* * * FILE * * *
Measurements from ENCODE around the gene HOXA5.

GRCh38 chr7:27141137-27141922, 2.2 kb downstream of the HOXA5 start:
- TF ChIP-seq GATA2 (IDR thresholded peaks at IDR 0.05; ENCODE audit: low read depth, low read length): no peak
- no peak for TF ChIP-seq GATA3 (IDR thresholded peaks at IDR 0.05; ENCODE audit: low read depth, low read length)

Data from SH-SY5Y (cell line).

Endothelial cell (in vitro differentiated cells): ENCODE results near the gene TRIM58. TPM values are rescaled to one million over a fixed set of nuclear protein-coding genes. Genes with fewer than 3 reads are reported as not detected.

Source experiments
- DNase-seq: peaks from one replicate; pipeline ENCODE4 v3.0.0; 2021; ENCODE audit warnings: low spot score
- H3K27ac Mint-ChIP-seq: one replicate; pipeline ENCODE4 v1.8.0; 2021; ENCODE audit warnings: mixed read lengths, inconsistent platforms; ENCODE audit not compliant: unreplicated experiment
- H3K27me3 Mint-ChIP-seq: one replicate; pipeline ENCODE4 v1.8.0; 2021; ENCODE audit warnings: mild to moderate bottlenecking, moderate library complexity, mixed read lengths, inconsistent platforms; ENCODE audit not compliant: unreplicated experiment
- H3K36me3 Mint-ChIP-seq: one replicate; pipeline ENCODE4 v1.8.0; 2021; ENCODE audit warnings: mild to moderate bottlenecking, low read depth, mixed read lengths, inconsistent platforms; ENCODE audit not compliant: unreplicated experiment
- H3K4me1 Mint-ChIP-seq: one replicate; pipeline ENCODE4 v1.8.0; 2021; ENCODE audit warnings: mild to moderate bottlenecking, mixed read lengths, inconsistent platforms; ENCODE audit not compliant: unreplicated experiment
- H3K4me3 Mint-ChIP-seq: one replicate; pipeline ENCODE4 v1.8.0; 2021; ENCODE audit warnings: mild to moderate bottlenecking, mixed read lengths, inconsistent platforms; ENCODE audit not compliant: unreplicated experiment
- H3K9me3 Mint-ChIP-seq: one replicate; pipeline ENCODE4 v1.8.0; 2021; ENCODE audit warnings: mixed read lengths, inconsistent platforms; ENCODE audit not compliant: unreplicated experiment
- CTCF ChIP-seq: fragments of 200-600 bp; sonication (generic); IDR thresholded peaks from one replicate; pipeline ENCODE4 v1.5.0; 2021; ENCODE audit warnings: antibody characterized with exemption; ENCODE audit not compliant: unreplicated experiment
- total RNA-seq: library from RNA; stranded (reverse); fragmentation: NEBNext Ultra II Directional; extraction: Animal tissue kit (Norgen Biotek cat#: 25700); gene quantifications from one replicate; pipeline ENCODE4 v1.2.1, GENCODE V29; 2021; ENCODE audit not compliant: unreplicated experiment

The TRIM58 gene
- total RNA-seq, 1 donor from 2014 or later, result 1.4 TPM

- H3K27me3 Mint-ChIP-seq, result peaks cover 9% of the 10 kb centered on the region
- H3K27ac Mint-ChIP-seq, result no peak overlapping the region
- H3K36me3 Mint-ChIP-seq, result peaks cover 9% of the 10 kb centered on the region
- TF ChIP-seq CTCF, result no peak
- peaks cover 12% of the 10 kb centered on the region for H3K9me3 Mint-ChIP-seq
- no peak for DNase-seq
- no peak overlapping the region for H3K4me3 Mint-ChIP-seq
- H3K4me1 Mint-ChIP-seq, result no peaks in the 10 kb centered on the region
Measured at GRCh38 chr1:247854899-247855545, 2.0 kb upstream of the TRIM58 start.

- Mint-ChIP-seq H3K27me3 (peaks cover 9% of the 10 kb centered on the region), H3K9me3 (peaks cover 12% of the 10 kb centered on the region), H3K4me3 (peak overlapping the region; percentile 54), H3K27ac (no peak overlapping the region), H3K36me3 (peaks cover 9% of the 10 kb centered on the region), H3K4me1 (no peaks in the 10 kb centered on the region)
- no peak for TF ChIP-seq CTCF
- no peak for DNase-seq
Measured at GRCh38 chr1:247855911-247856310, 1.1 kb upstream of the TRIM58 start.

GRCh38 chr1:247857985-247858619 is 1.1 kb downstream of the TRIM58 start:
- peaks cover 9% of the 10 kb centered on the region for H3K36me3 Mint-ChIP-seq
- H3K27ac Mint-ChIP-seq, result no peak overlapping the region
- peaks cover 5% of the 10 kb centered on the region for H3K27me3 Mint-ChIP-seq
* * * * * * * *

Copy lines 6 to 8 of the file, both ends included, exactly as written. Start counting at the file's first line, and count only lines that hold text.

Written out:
Endothelial cell (in vitro differentiated cells): ENCODE results near the gene TRIM58. TPM values are rescaled to one million over a fixed set of nuclear protein-coding genes. Genes with fewer than 3 reads are reported as not detected.

Source experiments
- DNase-seq: peaks from one replicate; pipeline ENCODE4 v3.0.0; 2021; ENCODE audit warnings: low spot score